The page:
Introduction

Prosthetic joint infection is intimately related to bacterial biofilms on implant biomaterials. Recently, diamond-like carbon (DLC) coating has been suggested to improve the antibacterial performance of medical grade GUR1050 ultra high molecular weight polyethylene (UHMWPE) supplied by Orthoplastics bacup, UK versus collection and clinical staphylococcal strains. The aim of this study was to make an approximation towards the actual impact of such coatings in biofilm formation.


N. Russell R. Oliver W. Walsh

Summary Statement

Supercritical fluid (SCF) sterilization produces clean and osteoconductive allograft bone capable of healing a critical-sised bony defect. SCF treated graft induces an increased anabolic response and decreased catabolic reponse compared to gamma irradiated graft.

Introduction

Clinically, allogeneic bone graft is used extensively because it avoids the donor site morbidity associated with autograft. However, there are concerns over the optimal sterilization method to eliminate immunological risks whilst maintaining the biological efficacy of the graft. This study compared the effect of Supercritical fluid (SCF) sterilization and gamma irradiation on the osteoconductivity of allograft bone in a bilateral critical-sised defect rabbit model.


S. Spriano S. Ferraris M. Miola

Summary Statement

The problem facing this research is to promote rapid osteointegration of titanium implants and to minimise the risks of infections by the functionalization with different agents, each designed for a specific action. A patented process gives a multifunctional titanium surface.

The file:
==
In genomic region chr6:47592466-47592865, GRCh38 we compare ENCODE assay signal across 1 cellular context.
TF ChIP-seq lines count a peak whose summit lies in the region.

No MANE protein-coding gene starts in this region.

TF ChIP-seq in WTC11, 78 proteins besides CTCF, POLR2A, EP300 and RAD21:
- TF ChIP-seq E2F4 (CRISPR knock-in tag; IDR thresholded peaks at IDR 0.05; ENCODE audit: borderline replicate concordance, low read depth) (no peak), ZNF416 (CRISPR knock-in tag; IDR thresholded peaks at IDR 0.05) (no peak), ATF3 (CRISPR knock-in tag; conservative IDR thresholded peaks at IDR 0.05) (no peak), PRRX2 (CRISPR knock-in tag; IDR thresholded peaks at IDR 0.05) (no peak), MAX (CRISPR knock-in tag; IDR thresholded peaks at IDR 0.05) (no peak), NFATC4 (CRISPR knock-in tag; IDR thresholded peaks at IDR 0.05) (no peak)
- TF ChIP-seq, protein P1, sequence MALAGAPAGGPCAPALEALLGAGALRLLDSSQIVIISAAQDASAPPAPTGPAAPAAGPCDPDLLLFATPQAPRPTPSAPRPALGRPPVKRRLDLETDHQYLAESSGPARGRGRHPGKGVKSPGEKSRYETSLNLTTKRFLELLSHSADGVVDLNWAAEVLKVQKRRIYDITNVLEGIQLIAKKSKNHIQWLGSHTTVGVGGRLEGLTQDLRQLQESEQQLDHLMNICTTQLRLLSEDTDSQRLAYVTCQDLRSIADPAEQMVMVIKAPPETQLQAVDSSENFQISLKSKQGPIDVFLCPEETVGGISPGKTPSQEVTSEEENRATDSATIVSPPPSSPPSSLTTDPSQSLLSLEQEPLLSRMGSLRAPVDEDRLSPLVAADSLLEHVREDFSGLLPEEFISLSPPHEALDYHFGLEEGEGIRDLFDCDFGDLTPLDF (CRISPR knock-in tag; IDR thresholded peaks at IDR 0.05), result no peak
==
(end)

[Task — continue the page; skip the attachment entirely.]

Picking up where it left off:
Introduction

A patented process of surface modification is described. It gives a multifunctional surface with a multiscale roughness (micro and nano topography), that is excellent for osteoblast adhesion and differentiation. It has a high degree of hydroxylation, that is relevant for inorganic bioactivity (apatite-HA precipitation) and it is ready for a functionalization with biological factors. A direct grafting of ALP has been obtained. Moreover, the growth of an antibacterial agent within the surface oxide layer can be useful in order to combine the osteoinduction ability to antimicrobial effects. The selection of an inorganic agent (metal nanoparticles) has the advantage to avoid an eventual development of antibiotic resistance by bacteria.


M. Bianchi E. Urquia Edreira J. Wolke Z. Tahmasebi Birgani P. Habibovi A. Tampieri J.A. Jansen M. Marcacci S.C.G. Leeuwenburg J.J.J.P. van den Beucken

Summary Statement

Repetitive concavities threaded on the surface of bone implants have been already demonstrated to be effective on ectopic bone formation in vivo. The aim of this study was to investigate the effect of concavity on the mineralization process in vitro.

Introduction

The role of implant surface geometry in bone formation has been extensively investigated. Ripamonti and co. investigated the possibility to induce bone formation by threading concavities on the surface of calcium phosphate implants, without the need for exogenous osteogenic soluble factors. The underlying hypothesis was that this geometry, by resembling the hemi-osteon trench observable during osteoclastogenesis, was able to activate the ripple-like cascade of bone tissue induction and morphogenesis. Despite several studies indicating a positive effect of concavities on bone induction, so far no attempts have rationalised this phenomenon by means of in vitro tests. Consequently, this study aimed to evaluate the effect of surface concavities on the mineralization of hydroxyapatite (HA) and beta-tricalciumphosphate (b-TCP) ceramics in vitro. Our hypothesis was that concavities could effectively guide the mineralization process in vitro.


S. Ray

Summary Statement

The present study demonstrates the beneficial effects of strontium (Sr) modified calcium phosphate cement to improve new bone formation in a metaphyseal osteoporotic fracture defects in rats compared to calcium phosphate cement and empty defects. Keywords: strontium, fracture, calcium phosphate, bone formation

Introduction